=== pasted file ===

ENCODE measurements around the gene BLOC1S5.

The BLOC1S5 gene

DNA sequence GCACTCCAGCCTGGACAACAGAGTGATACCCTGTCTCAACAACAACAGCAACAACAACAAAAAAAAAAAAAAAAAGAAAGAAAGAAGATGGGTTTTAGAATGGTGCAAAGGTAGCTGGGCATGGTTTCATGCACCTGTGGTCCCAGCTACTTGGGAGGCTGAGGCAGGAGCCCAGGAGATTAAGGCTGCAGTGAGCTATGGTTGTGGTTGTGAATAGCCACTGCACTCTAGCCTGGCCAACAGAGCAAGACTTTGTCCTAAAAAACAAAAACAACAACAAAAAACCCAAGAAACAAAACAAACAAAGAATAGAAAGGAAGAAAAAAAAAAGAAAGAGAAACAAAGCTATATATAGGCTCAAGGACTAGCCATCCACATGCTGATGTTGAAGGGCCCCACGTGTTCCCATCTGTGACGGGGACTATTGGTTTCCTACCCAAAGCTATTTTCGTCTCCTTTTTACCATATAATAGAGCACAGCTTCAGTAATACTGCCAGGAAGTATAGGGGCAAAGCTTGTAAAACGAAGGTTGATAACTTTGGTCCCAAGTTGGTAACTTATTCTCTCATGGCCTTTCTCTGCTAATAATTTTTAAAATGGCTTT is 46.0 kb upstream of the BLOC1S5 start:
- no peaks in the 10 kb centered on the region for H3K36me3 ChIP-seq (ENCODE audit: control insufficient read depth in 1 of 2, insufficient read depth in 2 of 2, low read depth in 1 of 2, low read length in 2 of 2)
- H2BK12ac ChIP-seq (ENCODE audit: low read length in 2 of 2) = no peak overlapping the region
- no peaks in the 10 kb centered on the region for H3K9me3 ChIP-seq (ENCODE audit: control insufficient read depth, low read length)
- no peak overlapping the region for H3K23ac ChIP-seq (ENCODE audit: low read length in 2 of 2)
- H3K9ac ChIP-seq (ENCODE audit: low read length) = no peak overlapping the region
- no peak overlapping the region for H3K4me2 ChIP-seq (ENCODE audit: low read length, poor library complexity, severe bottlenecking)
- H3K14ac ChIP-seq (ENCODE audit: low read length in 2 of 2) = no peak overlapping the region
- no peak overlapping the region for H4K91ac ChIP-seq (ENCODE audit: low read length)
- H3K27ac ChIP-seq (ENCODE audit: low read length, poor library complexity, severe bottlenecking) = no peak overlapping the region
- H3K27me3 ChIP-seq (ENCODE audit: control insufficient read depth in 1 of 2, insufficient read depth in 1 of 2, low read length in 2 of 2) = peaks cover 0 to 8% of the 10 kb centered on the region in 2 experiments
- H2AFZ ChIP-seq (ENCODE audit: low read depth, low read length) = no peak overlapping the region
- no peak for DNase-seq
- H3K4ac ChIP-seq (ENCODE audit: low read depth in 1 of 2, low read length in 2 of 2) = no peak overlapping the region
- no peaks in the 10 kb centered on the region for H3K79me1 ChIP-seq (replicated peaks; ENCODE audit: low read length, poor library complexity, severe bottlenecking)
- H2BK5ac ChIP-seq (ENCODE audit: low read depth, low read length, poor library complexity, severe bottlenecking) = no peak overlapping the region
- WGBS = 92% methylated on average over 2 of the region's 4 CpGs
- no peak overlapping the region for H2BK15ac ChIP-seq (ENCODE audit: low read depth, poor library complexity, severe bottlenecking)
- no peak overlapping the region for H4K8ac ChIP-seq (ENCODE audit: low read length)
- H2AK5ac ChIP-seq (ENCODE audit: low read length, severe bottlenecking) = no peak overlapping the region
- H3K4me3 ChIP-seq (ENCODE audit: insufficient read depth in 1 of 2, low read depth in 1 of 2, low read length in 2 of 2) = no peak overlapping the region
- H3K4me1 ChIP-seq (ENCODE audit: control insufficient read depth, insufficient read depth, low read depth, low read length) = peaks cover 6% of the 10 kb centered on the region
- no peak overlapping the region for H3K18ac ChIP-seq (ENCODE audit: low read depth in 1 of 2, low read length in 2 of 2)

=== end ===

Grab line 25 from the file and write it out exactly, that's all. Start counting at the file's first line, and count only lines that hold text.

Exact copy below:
- no peak overlapping the region for H3K18ac ChIP-seq (ENCODE audit: low read depth in 1 of 2, low read length in 2 of 2)